Shakespeare on the Ides of March

Illustration inside the cover of Romeo and Juliet book

While short on soothsayers and vengeful Brutuses, the University of Virginia’s Albert and Shirley Small Special Collections Library still offers a rare glimpse into the works of England’s most famous bard.

Its new exhibit, “Shakespeare by the Book: Four Centuries of Printing, Editing and Publishing,” takes visitors through the many ways Shakespeare’s work has been shaped and interpreted over the centuries.

UVA is among 52 institutions nationwide chosen to host one of the Folger Shakespeare Library’s rare First Folio editions of the Bard’s plays this fall. The folios are touring the country to mark the 400th anniversary of Shakespeare’s death, and the new Special Collections exhibit was created in anticipation of its arrival.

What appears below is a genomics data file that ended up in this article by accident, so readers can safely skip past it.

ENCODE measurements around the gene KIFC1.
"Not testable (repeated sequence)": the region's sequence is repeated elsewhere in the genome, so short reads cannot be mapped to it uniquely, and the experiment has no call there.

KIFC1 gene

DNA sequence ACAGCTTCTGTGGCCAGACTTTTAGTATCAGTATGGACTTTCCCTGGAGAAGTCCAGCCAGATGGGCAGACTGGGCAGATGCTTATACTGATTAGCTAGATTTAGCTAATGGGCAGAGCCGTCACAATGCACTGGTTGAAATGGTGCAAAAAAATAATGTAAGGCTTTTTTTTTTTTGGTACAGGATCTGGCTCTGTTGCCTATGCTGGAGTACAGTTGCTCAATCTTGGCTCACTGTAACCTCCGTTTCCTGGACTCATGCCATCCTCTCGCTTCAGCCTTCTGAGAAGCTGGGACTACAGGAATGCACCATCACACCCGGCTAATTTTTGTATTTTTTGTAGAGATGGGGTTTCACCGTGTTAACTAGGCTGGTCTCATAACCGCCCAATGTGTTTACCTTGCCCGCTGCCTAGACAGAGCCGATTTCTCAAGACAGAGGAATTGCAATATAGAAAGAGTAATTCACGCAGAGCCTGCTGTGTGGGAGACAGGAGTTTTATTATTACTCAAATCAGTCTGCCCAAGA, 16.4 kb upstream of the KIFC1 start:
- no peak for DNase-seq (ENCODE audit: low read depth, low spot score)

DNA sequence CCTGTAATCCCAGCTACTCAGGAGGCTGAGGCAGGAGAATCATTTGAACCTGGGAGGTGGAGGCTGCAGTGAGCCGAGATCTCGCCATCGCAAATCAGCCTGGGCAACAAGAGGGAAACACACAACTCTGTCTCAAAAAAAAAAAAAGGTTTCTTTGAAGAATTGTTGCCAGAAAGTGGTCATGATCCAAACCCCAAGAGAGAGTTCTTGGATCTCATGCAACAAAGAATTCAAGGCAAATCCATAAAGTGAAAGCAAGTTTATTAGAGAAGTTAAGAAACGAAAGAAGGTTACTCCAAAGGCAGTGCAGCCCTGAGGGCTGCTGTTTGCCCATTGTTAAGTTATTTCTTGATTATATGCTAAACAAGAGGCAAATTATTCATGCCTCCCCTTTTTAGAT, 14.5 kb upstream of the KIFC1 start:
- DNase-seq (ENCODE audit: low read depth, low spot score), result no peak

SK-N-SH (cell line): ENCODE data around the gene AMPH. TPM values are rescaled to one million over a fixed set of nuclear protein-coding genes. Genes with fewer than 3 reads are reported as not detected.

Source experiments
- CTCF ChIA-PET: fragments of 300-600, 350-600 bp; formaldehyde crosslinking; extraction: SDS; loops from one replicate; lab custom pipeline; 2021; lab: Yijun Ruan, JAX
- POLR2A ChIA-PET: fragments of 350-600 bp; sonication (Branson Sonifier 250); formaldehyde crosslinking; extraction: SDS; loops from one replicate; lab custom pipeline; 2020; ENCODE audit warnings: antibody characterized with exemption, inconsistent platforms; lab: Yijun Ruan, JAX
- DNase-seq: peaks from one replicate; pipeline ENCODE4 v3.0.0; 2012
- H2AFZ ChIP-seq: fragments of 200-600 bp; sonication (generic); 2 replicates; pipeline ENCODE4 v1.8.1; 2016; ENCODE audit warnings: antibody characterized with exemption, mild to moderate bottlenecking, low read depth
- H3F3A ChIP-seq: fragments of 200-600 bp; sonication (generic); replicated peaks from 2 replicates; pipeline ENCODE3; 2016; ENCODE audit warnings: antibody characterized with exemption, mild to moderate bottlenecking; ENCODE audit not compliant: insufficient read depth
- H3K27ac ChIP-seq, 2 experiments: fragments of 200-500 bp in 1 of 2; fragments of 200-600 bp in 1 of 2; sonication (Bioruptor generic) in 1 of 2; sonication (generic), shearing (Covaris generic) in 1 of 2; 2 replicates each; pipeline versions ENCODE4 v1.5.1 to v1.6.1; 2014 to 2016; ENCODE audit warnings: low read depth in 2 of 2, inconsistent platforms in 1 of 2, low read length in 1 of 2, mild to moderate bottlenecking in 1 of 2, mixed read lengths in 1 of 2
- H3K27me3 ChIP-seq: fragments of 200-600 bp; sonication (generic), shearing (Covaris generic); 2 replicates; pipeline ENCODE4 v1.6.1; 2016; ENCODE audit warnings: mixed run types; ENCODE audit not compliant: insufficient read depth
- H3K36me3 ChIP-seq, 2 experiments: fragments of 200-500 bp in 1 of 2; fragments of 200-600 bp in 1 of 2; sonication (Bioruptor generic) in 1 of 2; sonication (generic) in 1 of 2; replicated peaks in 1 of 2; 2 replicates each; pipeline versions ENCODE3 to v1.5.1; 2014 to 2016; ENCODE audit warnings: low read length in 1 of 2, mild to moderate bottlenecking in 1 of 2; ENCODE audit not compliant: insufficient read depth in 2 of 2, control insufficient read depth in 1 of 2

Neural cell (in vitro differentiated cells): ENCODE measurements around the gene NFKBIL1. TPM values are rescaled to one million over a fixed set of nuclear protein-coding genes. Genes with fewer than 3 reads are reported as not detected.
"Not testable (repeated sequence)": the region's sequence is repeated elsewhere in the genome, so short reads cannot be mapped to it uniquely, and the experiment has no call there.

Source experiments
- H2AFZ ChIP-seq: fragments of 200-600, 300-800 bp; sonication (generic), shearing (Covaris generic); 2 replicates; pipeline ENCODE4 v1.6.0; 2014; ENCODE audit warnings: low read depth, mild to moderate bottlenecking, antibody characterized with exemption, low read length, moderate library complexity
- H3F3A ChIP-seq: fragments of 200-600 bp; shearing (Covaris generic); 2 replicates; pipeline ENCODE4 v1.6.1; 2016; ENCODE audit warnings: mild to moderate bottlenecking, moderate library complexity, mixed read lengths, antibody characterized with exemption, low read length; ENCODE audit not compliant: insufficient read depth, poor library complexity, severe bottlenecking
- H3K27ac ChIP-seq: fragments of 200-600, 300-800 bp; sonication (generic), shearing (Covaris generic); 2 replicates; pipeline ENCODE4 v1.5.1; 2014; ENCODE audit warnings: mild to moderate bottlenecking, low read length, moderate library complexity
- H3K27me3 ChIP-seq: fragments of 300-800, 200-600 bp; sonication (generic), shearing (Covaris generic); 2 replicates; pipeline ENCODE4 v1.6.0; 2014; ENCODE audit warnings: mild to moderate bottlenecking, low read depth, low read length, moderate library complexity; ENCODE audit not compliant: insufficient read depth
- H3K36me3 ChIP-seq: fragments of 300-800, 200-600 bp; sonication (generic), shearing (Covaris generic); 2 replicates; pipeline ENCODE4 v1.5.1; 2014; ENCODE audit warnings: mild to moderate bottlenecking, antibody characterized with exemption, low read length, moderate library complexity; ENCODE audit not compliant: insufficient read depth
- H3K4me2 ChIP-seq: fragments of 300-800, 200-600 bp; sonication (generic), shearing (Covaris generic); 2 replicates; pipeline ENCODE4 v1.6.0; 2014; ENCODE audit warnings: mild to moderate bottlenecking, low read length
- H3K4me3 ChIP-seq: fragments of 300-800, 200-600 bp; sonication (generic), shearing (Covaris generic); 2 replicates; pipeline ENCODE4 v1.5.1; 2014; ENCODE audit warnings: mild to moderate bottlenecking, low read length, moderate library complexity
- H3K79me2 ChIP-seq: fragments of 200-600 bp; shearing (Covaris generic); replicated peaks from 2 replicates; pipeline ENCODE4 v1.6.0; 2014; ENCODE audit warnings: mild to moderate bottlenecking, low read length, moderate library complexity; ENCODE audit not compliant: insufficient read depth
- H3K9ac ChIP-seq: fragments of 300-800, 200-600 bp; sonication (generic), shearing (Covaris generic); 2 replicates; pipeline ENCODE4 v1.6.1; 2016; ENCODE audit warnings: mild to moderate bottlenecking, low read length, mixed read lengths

The idea of publishing Shakespeare’s collected plays in books like the First Folio did not arise until several years after his death. The playwright himself had no role in formulating what would become the “official” versions of his works and as a result, the history of publishing Shakespeare is also a study in the evolution of editing.

“That is really interesting to us at UVA because the University has been involved in some big innovations in editing over the last century, particularly in relation to Shakespeare,” Special Collections curator Molly Schwartzburg said. “Since the late 1930s, the University has been a leader in editorial practice and more broadly, the study of the book.”

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Katie McNally

Office of University Communications